A fourth report[SciTech Connect] describes the establishment by Western Michigan University investigators of a research and education center named MichCarb which particularly emphasizes technology transfer. Western Michigan University is the home of the Michigan Geological Repository for Research and Education quoted at the beginning of this article. The establishment of MichCarb involved several different things:
• Archiving and maintaining a current reference collection of carbon-sequestration publications
• Developing statewide and site-specific digital research databases for deep geological formations in Michigan that are relevant for carbon-dioxide storage, containment, and potential for enhanced oil recovery
• As components of these databases, producing maps and tables of physical properties
• Compiling all information into a digital atlas
• Mathematically modeling geology and fluid flow, compiling and integrating data for the models, and applying the models to specific predictive uses for carbon-dioxide storage and enhanced oil recovery
• Characterizing Michigan’s oil and gas and saline reservoirs for carbon-dioxide storage potential volume, injectivity, and containment
• Effecting technology transfer to members of industry and government agencies through a website, publications in relevant journals, and workshops
The report also describes MichCarb research focused on the Michigan Basin[Wikipedia] which, the authors concluded, has excellent geological carbon-sequestration potential with substantial, associated incremental oil-production potential. The report quantifies this potential in detail, as indicated by Figure 5.
Figure 5. CO2 storage capacities in Michigan, by county. Left: Estimated storage capacity for Mount Simon Sandstone. Bottom left: Sandstone, mix and tripolitic chert lithology (conventional and unconventional reservoirs) storage capacity assuming 4% efficiency, with composite net porosity contours superimposed. Bottom right: Sandstone and mix lithologies (conventional reservoirs only) storage capacity assuming 4% efficiency, with composite net porosity contours superimposed. [From “Establishing MICHCARB, a geological carbon sequestration research and education center for Michigan, implemented through the Michigan Geological Repository for Research and Education, part of the Department of Geosciences at Western Michigan University”[SciTech Connect], pp. 40, 46.]
These last two educational projects involved modeling specific sites to estimate their potential. Such modeling is also done at national labs. The Los Alamos National Laboratory report “LANL Deliverable to the Big Sky Carbon Sequestration Partnership: Preliminary CO2-PENS model”[SciTech Connect] describes the results of one such project, a preliminary subsurface risk assessment of Toole County, Montana’s Kevin Dome, a large geologic feature whose area is roughly that of London. The system modeling is done with CO2-PENS and related software. The report lists 138 features, events, and processes relevant to risk assessment for Kevin Dome, notes the four of them that were accounted for in the preliminary study, and describes plans to carry the project forward as additional relevant data becomes available.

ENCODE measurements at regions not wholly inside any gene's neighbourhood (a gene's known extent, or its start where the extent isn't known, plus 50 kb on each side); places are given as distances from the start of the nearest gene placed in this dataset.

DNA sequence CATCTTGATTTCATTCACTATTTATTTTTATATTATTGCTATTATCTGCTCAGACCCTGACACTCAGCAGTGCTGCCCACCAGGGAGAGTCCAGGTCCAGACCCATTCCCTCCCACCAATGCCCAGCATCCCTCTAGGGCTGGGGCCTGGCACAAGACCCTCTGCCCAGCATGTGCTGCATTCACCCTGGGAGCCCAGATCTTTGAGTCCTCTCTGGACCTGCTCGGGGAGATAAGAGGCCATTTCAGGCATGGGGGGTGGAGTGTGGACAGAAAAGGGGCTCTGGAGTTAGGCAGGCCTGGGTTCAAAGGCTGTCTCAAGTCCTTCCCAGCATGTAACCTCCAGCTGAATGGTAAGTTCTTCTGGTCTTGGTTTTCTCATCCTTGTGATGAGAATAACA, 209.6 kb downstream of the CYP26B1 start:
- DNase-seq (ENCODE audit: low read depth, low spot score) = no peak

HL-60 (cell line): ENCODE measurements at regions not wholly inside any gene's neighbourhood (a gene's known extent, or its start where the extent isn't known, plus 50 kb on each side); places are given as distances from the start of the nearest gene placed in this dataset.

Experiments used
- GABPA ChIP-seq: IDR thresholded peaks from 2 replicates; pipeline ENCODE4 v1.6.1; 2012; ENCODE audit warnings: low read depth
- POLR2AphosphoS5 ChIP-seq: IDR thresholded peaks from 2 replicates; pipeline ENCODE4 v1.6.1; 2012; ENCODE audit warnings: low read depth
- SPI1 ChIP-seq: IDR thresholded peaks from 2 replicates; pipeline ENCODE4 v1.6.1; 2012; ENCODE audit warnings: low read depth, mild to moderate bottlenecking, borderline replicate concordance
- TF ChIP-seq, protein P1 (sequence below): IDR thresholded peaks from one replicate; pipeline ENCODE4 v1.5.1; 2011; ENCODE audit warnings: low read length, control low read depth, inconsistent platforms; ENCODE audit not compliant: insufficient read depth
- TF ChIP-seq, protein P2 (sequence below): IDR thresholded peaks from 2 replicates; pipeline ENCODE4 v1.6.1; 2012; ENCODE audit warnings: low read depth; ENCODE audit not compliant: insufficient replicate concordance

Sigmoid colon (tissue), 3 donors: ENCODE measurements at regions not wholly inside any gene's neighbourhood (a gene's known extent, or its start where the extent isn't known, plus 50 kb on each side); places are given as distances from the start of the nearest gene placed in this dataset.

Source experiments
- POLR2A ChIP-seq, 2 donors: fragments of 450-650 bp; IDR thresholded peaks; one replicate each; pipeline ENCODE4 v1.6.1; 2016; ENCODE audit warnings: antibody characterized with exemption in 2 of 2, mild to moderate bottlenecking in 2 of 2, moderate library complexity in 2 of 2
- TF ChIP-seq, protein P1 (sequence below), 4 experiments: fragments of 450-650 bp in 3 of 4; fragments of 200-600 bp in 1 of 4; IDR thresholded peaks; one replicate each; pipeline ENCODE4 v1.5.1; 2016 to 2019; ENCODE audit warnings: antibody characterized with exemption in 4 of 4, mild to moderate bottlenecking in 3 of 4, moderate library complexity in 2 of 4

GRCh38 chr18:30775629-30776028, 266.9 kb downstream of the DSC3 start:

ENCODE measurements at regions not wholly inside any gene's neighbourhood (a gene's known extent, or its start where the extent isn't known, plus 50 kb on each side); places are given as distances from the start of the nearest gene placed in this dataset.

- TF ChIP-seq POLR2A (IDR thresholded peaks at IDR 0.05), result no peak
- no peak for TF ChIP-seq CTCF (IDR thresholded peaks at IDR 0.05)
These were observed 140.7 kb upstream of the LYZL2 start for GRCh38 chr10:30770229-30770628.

The last two reports deal with a quite different way to remove CO2 from the atmosphere, using a particular stage in the natural carbon cycle—carbon’s routing through plants, particularly in forests. Two recent reports, one each from the State University of New York at Albany and the University of Missouri, deal with understanding different aspects of this process.
Since plants photosynthesize sugars using energy from light and carbon atoms taken from carbon dioxide, the quality of sunlight shining on a forest is an indicator of how quickly the forest’s plants are removing carbon dioxide from the air. The quality of solar radiation depends in a complex way on local cloud cover. Clouds reduce the light level (which, other things being equal, would reduce photosynthesis), but they also make the light more diffuse (which would increase photosynthesis), as well as producing lighter and darker periods and affecting which frequencies of light reach the forest at all. Determining exactly how cloud cover affects photosynthetically active radiation is the point of the research described in the Albany report “Evaluating the Contribution of Climate Forcing and Forest Dynamics to Accelerating Carbon Sequestration by Forest Ecosystems in the Northeastern U.S.”[SciTech Connect]. Using data for Harvard Forest in Massachusetts and Tapajos National Forest in Brazil, the authors found how the distribution of lighter and darker periods’ durations depended on whether the clouds were low-level or mid-to-high level, and on how much of the sky each level of clouds covered. This quantification is just one step towards determining the role of Northeastern U.S. forests in sequestering carbon; the report lists further steps as tasks for future work.